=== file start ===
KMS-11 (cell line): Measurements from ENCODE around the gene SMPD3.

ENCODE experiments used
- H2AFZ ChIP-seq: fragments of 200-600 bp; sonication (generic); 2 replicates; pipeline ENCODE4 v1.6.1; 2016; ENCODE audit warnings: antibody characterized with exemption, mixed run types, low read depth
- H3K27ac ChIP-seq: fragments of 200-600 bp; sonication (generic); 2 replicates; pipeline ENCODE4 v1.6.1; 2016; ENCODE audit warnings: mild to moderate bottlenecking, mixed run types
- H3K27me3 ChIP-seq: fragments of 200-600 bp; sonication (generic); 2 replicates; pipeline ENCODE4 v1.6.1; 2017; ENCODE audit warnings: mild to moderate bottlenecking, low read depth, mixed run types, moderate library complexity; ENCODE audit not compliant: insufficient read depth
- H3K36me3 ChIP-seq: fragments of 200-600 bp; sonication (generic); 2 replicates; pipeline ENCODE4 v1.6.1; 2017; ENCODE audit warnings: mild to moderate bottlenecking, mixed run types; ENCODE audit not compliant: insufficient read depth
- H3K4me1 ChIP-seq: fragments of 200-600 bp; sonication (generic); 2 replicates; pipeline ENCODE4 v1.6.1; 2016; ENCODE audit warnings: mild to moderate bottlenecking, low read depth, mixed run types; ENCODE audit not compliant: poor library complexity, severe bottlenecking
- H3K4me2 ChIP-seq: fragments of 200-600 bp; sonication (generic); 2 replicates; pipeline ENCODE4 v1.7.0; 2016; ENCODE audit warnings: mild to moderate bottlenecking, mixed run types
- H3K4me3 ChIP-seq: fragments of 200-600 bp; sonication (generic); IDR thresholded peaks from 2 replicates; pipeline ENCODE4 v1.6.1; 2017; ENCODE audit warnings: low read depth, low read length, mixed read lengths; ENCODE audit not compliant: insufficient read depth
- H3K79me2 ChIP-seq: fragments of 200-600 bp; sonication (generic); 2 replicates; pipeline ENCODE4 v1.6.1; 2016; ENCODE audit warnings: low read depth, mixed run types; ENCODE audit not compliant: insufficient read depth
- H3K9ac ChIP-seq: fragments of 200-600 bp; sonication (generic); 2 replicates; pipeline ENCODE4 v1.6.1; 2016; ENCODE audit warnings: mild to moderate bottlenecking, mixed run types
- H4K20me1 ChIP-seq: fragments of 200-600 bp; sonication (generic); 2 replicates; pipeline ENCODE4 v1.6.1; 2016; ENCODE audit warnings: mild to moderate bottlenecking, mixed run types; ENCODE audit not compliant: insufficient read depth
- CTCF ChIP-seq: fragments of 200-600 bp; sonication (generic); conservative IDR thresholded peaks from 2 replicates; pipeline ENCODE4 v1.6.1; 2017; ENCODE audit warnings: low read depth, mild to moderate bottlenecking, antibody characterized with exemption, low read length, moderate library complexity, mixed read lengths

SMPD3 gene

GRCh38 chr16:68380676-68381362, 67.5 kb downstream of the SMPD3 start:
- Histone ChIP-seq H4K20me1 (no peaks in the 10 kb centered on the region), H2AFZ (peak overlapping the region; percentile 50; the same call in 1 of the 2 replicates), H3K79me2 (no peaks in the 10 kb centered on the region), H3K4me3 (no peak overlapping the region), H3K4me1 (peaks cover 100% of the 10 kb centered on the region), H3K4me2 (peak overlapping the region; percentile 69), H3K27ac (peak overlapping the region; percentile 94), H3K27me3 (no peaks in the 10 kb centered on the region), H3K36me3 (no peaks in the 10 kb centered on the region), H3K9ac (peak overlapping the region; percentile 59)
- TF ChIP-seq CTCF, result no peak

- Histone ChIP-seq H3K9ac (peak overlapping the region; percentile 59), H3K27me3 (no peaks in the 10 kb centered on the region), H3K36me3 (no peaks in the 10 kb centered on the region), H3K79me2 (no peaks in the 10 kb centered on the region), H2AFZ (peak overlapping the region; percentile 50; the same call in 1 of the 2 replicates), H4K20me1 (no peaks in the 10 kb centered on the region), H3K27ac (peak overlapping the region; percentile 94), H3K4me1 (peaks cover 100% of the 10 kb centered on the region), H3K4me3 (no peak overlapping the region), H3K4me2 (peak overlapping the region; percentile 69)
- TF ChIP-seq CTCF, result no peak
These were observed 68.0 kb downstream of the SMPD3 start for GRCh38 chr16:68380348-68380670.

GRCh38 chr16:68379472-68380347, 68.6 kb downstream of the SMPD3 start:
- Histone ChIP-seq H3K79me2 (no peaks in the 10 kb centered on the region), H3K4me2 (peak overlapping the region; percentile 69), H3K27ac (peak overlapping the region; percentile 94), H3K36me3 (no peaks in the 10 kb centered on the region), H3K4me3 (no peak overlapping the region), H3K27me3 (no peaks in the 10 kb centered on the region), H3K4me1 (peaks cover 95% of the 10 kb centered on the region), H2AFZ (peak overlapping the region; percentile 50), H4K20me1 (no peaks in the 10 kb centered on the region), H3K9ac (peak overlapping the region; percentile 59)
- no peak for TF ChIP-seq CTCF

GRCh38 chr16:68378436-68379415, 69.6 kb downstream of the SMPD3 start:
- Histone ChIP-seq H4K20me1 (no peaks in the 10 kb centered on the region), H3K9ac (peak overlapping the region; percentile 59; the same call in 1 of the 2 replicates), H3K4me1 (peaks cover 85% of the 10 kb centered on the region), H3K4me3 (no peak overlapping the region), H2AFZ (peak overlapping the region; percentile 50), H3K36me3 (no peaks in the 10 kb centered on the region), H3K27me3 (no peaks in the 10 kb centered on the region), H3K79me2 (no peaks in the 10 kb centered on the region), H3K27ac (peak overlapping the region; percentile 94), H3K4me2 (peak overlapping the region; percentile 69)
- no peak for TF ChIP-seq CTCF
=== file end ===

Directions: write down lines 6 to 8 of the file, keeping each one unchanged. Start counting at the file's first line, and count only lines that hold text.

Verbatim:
- H3K36me3 ChIP-seq: fragments of 200-600 bp; sonication (generic); 2 replicates; pipeline ENCODE4 v1.6.1; 2017; ENCODE audit warnings: mild to moderate bottlenecking, mixed run types; ENCODE audit not compliant: insufficient read depth
- H3K4me1 ChIP-seq: fragments of 200-600 bp; sonication (generic); 2 replicates; pipeline ENCODE4 v1.6.1; 2016; ENCODE audit warnings: mild to moderate bottlenecking, low read depth, mixed run types; ENCODE audit not compliant: poor library complexity, severe bottlenecking
- H3K4me2 ChIP-seq: fragments of 200-600 bp; sonication (generic); 2 replicates; pipeline ENCODE4 v1.7.0; 2016; ENCODE audit warnings: mild to moderate bottlenecking, mixed run types